Reviewed by: Max Miller
“Right now,” says a male voice in a thick British accent, “I don’t have a backup plan for if I don’t make it.” “But even if—,” the voice continues, before a pause, the following words either never uttered or purposely cut from the recording before the voice concludes, “I’ll just decide to move on.” A snappy beat appears beneath the looped vocal sample, the words never quite syncing up with the rhythm, making the sample seem not like a part of the music, but ethereally removed from it, as bright synths swirl cheerily in the background.
Thus begins “Regular,” the opener on Potential, the second full-length from Providence, RI-based producer James Hinton, AKA the Range. It’s entirely plausible to take the underlying message at face-value: Hinton is riding the crest of critical acclaim for his debut, Nonfiction, while acutely aware that the fickle tides of taste could drop him just as easily. And yet, Hinton seems unperturbed; content, instead, to do what he does well without worrying about how his music is perceived.
“What he does well” is sample-heavy, hip-hop-influenced electronic instrumentals with a paradoxically jittery serenity, like the moment when you’re so high you can’t get off the couch, but your heart feels like it’s racing like Secretariat. “Florida,” for example, creates a fittingly tropical vibe with marimba-like synths and R&B-vocal samples all drenched in reverb so heavy they sound like they’re coming from beneath the ocean, while a frantic hi-hat beat anchors the listener to dry land. “Superimpose,” on the other hand, locks into an equally summery, but altogether less frenetic groove.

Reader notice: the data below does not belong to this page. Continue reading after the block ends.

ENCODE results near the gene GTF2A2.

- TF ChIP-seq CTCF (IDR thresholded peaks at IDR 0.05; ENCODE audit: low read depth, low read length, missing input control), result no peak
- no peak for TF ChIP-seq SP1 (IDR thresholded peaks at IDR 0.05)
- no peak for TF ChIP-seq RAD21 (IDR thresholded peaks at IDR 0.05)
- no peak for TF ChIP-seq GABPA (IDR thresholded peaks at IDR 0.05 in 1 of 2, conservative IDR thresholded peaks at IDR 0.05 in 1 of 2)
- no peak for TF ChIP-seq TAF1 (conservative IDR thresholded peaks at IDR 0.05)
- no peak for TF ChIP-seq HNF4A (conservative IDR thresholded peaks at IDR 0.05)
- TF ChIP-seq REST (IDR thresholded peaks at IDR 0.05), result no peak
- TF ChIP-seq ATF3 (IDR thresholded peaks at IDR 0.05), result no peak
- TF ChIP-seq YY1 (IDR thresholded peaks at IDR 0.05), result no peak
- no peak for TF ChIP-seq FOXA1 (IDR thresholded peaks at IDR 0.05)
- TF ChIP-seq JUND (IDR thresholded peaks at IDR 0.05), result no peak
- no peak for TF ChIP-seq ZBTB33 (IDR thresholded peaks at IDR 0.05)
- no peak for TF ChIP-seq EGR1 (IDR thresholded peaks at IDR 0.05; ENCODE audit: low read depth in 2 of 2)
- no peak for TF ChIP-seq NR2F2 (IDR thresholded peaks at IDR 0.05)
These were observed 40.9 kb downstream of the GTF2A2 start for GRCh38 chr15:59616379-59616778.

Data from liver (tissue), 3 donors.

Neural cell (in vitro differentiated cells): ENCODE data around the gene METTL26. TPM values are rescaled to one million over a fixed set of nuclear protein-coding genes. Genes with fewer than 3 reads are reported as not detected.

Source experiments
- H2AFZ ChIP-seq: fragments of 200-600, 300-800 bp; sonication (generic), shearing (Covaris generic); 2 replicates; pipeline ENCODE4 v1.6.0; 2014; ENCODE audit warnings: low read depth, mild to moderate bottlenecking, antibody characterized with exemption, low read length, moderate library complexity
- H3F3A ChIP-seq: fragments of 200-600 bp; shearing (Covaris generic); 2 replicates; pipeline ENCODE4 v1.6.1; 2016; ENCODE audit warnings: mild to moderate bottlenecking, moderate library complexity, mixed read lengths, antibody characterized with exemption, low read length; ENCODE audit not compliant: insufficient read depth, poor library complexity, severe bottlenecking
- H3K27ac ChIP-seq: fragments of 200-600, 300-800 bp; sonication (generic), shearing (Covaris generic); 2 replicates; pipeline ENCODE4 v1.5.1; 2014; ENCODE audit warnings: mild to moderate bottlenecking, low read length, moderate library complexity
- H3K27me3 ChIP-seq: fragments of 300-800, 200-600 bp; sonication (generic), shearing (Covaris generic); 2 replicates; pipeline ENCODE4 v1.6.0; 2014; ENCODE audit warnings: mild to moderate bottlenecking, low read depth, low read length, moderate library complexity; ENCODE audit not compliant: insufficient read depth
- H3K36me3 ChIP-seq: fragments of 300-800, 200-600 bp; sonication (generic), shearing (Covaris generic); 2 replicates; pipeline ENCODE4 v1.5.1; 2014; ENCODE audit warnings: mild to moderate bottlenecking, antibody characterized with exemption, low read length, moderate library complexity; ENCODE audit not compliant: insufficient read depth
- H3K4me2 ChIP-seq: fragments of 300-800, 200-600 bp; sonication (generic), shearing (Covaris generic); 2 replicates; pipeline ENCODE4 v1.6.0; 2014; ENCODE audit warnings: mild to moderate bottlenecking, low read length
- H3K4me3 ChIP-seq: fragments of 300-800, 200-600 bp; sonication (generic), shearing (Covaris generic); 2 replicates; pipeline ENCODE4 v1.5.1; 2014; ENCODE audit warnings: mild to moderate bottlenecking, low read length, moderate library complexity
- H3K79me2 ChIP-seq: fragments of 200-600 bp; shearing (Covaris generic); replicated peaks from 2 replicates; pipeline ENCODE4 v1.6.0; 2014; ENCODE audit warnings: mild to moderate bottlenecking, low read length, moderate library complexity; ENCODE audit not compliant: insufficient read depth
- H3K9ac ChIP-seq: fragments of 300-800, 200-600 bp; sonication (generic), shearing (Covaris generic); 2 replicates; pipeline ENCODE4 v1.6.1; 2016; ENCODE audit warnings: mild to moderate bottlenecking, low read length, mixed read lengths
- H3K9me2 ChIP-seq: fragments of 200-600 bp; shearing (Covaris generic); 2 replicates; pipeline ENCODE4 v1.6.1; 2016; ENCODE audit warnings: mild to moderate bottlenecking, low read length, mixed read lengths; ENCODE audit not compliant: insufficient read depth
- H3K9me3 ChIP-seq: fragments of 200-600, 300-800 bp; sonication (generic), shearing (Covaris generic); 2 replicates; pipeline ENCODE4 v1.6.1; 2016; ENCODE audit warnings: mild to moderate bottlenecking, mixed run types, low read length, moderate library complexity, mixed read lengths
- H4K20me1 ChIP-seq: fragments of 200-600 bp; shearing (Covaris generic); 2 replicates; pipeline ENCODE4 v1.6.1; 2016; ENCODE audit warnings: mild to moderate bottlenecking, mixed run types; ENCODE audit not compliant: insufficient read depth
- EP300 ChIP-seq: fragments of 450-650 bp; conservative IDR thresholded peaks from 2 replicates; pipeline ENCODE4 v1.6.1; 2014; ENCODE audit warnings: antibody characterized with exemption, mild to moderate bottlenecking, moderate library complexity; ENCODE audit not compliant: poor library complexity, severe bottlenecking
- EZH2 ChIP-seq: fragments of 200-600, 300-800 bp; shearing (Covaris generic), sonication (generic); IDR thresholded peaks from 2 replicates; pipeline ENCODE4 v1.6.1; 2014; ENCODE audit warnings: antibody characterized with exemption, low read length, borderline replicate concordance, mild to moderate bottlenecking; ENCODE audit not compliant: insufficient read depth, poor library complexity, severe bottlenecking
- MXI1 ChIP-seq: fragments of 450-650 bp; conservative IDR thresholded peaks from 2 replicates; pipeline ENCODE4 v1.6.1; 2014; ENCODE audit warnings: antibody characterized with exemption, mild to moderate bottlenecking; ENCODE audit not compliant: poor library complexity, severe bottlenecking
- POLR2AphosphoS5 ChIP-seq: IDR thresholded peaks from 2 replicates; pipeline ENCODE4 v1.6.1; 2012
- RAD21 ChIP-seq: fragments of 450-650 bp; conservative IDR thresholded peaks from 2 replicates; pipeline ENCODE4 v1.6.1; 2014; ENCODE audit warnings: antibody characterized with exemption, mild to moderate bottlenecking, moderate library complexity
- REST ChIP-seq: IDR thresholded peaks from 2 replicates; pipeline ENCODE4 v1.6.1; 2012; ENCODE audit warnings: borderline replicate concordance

“Five Four” samples a fast-paced rap on “mindfulness” and matches it with a calmer, almost cinematic instrumental that, at times, borders on menacing. It’s a noteworthy outlier from much of Potential’s otherwise optimistic mood. Hinton once joked in an interview on Pitchfork that his project’s name could refer to a number of things: “It could be Bruce Hornsby’s backing band, or it could be math, or it could be that you’re making lots of different music.” Maybe it’s the American in me, but when I hear “the Range,” I think of the fabled frontier of the Old West. Of course, the actual history of the West is plagued with racism and violence, but the idealized vision of a person being able to stake his or her claim and find nothing but adventure and novelty just over the horizon is what comes to mind when I hear the angelic otherworldliness of “No Loss” or the looped string samples on “So.” Hinton doesn’t need a backup plan, because he need not concern himself with “making it.” Right now, he stands before a vast landscape, and he has time to go exploring.